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Brazil’s highest court suspends vote on indigenous land rights


A Brazilian Supreme Court judge has asked for more time to review a controversial decision that could relax protections on indigenous lands, which could leave the decision to Congress

RIO DE JANEIRO – A Brazilian Supreme Court judge on Wednesday asked for more time to consider a controversial ruling that could relax protections on indigenous lands, which could actually leave the decision to Congress.

The Supreme Court is evaluating a decision that invalidated a claim by some indigenous peoples in the state of Santa Catarina over what they say is their ancestral territory. This prompted thousands of indigenous people to travel and organize protests in the capital Brasilia, worried about the precedent the lower court ruling would set.

So far, only two judges have ruled: one in favor of upholding the decision and the other against.

Environmental experts and indigenous activists have said Judge Alexandre de Moraes’ request for review, while not unusual, is likely to pass the buck to Congress. Internal Supreme Court guidelines state that de Moraes has a maximum of 60 days to review the case. But Juliana Batista, a lawyer at the nonprofit Socio-Environmental Institute, said judges rarely meet this deadline.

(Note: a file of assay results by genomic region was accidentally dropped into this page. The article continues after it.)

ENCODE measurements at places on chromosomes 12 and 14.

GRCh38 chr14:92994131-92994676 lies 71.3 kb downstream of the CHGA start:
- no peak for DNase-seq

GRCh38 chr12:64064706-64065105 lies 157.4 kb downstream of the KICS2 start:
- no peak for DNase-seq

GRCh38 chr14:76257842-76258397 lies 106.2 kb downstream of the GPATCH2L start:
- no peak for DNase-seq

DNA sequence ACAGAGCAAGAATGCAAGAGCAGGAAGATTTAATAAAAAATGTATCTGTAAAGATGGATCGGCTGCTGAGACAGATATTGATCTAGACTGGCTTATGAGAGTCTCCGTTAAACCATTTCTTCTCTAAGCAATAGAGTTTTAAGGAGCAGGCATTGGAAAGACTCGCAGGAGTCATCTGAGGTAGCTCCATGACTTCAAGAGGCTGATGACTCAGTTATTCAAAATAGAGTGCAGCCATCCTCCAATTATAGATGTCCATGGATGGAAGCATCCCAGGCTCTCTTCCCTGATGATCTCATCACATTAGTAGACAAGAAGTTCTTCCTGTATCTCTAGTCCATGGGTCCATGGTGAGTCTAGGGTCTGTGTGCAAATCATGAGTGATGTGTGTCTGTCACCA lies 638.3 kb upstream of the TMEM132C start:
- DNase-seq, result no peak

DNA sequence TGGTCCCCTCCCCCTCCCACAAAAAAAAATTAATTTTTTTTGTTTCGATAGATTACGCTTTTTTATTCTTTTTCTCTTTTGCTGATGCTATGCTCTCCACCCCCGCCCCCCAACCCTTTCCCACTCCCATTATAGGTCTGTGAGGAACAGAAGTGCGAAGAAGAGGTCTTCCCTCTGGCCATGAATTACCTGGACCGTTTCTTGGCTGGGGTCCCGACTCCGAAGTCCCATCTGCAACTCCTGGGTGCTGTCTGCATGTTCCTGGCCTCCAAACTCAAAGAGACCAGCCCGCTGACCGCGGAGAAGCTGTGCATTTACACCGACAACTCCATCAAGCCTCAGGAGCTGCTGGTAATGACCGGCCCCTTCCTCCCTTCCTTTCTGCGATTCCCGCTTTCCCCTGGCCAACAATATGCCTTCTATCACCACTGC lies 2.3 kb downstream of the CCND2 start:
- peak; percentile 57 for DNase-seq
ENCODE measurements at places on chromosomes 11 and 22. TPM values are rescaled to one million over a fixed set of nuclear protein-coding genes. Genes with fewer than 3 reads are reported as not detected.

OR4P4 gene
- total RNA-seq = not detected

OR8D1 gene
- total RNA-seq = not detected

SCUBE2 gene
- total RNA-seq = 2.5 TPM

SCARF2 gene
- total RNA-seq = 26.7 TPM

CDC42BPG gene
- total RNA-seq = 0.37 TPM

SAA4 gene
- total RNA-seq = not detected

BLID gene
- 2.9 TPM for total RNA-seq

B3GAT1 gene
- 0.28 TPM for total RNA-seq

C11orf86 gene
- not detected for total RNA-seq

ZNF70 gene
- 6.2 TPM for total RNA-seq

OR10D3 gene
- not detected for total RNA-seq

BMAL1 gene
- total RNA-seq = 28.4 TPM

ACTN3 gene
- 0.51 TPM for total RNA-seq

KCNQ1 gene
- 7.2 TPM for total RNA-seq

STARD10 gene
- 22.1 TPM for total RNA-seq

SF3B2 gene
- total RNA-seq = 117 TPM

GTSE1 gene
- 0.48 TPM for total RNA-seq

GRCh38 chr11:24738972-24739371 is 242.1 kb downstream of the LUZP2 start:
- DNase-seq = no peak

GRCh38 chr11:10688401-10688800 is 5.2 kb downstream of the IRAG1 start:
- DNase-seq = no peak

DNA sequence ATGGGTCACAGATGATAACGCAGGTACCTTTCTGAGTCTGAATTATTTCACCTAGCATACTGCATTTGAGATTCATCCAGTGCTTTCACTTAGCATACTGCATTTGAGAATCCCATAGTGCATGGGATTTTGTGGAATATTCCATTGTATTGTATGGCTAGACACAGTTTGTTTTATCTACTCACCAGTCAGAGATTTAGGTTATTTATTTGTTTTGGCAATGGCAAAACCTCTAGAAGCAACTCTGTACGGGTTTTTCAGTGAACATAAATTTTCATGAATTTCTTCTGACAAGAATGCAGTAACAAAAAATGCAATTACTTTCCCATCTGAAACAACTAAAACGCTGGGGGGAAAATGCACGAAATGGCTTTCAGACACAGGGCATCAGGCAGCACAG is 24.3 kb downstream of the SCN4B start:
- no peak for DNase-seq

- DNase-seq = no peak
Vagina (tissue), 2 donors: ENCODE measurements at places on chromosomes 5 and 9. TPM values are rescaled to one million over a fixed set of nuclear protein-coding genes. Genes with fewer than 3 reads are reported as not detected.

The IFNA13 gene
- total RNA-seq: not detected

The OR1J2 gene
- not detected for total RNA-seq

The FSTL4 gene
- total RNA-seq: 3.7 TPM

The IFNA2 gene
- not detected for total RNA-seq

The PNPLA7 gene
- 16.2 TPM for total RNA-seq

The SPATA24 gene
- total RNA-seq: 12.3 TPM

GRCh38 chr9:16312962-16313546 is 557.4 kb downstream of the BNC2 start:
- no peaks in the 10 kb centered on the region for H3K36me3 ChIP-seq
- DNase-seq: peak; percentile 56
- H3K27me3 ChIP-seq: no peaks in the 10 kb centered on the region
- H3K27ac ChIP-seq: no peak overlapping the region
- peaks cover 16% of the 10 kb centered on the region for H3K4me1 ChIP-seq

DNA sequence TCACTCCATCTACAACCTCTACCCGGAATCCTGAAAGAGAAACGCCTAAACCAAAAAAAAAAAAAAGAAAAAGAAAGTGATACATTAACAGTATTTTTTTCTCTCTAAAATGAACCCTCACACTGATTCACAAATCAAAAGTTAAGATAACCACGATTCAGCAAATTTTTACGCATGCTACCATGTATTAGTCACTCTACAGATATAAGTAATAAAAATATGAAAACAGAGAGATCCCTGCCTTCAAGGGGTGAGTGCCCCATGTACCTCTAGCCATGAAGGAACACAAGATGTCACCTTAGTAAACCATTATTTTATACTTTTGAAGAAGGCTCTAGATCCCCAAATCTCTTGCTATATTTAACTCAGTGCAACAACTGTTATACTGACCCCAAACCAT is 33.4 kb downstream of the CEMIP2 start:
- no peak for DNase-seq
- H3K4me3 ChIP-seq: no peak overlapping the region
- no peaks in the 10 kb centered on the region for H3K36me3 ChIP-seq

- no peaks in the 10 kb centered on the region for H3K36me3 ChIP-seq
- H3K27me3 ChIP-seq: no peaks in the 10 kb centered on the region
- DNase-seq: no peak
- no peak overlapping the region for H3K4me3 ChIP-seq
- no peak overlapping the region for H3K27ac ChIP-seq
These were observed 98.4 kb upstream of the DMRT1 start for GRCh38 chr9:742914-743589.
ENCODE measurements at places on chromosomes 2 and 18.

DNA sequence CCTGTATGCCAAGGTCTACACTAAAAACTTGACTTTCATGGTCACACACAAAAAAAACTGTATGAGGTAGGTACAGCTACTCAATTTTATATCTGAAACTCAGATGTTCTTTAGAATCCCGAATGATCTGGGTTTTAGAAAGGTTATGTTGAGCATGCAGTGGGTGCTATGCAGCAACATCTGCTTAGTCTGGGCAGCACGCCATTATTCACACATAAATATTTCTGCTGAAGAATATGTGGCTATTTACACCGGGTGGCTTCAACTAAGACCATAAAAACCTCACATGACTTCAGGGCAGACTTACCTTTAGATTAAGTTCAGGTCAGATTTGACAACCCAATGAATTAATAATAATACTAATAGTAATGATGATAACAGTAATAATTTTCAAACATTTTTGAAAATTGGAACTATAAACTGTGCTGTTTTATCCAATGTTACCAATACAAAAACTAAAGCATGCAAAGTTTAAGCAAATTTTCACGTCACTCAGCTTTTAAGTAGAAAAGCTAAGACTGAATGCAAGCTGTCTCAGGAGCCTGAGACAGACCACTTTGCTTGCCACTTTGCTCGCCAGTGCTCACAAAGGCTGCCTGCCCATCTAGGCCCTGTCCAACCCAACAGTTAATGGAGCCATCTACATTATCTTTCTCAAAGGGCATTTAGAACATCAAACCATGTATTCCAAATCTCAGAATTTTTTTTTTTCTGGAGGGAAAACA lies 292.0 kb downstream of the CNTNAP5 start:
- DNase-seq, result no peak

The lower house is set to vote on a similar bill that would oblige indigenous peoples seeking to fully protect their territories to occupy the lands in 1988, the year in which Brazil’s constitution was signed after the nation returned. to democracy.

Critics of the bill say it would ignore the fact that many were evicted from their ancestral lands, especially during the military dictatorship, or may not have the formal means to prove possession.

Others argue it would provide a legal framework for farmers and ranchers, who are key elements of President Jair Bolsonaro.

There is no fixed date for one floor vote in the lower house.

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ABC News